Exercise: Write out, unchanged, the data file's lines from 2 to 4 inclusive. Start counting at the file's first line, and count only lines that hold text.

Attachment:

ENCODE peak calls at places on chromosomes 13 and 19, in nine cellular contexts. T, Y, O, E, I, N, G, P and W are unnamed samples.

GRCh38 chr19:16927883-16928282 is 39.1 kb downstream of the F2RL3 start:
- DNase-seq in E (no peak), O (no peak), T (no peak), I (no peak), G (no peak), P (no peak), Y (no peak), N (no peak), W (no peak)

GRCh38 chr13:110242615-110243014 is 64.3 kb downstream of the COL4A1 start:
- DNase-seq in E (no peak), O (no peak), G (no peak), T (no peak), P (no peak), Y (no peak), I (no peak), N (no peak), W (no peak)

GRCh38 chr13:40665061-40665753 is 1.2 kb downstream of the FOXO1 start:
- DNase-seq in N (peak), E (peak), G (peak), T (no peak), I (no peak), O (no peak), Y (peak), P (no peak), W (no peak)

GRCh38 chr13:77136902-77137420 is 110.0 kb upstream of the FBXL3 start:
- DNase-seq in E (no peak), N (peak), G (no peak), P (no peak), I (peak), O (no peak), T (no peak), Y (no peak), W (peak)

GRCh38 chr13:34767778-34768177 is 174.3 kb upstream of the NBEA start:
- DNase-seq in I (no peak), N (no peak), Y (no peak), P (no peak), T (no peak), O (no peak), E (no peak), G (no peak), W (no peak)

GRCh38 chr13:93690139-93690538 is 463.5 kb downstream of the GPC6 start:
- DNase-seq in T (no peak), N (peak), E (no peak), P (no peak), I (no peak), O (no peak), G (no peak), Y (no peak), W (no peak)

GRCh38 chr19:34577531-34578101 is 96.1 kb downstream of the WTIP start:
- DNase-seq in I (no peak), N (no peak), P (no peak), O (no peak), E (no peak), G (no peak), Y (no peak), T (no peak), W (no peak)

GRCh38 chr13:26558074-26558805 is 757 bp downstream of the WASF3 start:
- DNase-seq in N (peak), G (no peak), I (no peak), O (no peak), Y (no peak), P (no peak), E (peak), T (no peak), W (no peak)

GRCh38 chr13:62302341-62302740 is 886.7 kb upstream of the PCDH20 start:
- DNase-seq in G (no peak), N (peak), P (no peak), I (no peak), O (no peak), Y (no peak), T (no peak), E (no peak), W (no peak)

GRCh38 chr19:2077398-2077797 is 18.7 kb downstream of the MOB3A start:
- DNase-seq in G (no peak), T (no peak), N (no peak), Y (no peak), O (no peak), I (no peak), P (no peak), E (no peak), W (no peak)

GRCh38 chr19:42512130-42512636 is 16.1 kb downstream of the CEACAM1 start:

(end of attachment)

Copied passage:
GRCh38 chr19:16927883-16928282 is 39.1 kb downstream of the F2RL3 start:
- DNase-seq in E (no peak), O (no peak), T (no peak), I (no peak), G (no peak), P (no peak), Y (no peak), N (no peak), W (no peak)

GRCh38 chr13:110242615-110243014 is 64.3 kb downstream of the COL4A1 start: